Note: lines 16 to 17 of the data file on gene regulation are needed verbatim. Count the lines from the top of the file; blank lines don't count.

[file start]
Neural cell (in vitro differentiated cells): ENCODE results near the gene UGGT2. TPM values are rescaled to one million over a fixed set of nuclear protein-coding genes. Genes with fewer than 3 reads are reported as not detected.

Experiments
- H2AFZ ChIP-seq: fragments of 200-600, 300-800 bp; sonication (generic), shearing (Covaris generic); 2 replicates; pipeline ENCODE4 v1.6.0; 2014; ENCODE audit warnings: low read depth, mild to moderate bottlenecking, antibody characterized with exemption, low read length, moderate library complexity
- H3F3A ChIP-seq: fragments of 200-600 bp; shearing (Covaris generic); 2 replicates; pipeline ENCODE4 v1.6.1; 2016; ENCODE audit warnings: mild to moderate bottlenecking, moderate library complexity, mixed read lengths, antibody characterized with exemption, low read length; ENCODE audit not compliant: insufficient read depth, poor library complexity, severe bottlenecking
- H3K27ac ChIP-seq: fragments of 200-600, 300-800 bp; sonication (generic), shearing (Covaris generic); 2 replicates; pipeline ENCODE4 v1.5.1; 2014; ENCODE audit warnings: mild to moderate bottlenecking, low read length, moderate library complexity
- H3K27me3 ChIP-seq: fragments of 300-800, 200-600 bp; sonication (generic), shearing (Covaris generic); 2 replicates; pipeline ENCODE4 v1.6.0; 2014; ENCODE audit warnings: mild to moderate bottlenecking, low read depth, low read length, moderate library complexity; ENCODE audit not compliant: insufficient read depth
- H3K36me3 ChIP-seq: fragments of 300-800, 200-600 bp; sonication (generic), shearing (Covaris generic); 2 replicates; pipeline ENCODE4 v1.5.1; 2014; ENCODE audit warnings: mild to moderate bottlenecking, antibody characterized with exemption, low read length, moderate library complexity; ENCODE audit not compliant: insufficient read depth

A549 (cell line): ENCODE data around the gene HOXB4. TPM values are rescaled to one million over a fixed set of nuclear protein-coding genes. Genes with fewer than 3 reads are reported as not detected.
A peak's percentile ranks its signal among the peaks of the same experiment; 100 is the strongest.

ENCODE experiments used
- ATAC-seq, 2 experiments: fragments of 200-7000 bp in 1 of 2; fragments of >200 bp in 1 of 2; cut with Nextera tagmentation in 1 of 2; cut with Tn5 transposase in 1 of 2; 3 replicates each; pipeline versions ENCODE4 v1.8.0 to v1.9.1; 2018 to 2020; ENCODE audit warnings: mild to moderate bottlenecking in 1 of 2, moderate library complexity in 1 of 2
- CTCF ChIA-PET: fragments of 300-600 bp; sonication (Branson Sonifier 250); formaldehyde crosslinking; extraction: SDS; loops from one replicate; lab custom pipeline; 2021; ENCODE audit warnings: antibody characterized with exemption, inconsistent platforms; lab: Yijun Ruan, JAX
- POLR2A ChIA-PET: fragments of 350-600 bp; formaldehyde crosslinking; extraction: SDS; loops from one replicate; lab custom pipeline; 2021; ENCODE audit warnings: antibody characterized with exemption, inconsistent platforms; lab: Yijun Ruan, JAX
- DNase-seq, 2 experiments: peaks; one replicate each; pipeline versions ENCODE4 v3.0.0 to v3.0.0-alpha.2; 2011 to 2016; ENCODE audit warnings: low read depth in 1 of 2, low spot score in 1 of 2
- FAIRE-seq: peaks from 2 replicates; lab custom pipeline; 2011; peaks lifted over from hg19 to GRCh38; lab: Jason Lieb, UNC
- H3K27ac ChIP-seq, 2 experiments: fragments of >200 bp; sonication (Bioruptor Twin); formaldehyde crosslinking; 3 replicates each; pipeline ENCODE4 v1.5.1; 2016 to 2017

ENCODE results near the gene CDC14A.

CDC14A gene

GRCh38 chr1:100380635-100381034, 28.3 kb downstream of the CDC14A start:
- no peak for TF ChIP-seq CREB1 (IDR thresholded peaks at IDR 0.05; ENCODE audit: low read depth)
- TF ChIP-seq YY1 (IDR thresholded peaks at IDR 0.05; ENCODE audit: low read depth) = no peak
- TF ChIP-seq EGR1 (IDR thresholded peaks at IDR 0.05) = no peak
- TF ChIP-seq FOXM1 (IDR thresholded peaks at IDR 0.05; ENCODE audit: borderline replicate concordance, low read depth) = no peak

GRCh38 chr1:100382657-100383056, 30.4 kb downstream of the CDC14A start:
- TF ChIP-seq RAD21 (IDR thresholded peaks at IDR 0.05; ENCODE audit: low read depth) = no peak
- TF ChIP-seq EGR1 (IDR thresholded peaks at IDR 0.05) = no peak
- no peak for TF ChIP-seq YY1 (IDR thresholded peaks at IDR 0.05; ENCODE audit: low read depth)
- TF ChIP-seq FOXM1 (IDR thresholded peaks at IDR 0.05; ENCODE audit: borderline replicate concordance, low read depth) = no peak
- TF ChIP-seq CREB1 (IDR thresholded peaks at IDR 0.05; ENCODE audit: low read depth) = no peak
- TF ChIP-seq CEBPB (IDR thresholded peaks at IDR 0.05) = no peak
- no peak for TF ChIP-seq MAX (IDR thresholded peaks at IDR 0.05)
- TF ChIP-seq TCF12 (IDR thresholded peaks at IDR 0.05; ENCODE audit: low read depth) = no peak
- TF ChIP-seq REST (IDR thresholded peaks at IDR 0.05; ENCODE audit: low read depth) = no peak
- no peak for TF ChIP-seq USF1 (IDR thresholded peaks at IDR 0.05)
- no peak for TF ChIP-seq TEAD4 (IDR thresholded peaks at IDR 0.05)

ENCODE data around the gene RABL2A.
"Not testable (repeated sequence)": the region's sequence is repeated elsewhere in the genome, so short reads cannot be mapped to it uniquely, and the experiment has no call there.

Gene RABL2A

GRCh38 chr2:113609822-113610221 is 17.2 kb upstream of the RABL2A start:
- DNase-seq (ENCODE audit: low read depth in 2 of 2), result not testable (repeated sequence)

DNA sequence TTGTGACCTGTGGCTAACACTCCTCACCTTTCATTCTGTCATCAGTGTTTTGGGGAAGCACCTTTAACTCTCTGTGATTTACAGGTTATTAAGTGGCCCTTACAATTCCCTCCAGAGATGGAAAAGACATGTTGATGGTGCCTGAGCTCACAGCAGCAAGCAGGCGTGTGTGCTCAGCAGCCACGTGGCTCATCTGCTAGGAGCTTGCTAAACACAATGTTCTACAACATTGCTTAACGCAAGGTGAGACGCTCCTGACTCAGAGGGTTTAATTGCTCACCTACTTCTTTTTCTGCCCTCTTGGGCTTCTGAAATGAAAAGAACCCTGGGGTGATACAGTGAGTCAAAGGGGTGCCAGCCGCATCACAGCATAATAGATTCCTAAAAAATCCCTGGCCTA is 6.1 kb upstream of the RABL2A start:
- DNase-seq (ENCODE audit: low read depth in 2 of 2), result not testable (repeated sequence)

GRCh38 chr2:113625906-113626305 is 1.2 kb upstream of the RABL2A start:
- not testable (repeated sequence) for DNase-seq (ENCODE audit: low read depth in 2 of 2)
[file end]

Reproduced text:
- H3K27ac ChIP-seq, 2 experiments: fragments of >200 bp; sonication (Bioruptor Twin); formaldehyde crosslinking; 3 replicates each; pipeline ENCODE4 v1.5.1; 2016 to 2017

ENCODE results near the gene CDC14A.